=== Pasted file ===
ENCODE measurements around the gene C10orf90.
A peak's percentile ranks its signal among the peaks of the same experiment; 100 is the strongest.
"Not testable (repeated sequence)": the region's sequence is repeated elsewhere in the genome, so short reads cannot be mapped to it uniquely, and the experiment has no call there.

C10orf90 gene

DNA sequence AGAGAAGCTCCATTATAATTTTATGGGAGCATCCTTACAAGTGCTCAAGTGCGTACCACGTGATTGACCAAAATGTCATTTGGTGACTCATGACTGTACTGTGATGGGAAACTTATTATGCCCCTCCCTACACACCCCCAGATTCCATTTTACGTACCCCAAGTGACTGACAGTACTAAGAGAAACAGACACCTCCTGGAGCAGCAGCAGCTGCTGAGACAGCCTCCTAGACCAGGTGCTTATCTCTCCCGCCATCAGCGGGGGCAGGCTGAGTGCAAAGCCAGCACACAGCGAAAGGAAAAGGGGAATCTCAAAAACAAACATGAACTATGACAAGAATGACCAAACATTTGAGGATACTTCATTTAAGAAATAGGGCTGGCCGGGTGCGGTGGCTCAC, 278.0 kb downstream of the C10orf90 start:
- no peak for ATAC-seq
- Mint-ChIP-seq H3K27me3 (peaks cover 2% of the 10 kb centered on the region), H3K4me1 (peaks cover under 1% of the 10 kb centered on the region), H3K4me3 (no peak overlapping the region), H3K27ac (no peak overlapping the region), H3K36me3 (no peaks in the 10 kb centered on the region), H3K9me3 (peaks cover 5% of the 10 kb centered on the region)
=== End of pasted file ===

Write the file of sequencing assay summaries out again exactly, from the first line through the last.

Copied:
ENCODE measurements around the gene C10orf90.
A peak's percentile ranks its signal among the peaks of the same experiment; 100 is the strongest.
"Not testable (repeated sequence)": the region's sequence is repeated elsewhere in the genome, so short reads cannot be mapped to it uniquely, and the experiment has no call there.

C10orf90 gene

DNA sequence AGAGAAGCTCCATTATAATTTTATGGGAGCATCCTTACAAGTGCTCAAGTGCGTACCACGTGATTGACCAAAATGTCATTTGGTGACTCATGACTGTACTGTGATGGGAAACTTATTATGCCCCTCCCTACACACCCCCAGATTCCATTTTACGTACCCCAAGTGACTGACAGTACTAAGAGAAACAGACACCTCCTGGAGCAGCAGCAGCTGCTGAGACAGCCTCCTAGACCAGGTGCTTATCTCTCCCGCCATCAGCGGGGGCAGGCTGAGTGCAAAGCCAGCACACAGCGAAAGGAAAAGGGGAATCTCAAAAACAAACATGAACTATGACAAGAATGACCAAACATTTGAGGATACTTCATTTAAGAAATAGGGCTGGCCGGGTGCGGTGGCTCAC, 278.0 kb downstream of the C10orf90 start:
- no peak for ATAC-seq
- Mint-ChIP-seq H3K27me3 (peaks cover 2% of the 10 kb centered on the region), H3K4me1 (peaks cover under 1% of the 10 kb centered on the region), H3K4me3 (no peak overlapping the region), H3K27ac (no peak overlapping the region), H3K36me3 (no peaks in the 10 kb centered on the region), H3K9me3 (peaks cover 5% of the 10 kb centered on the region)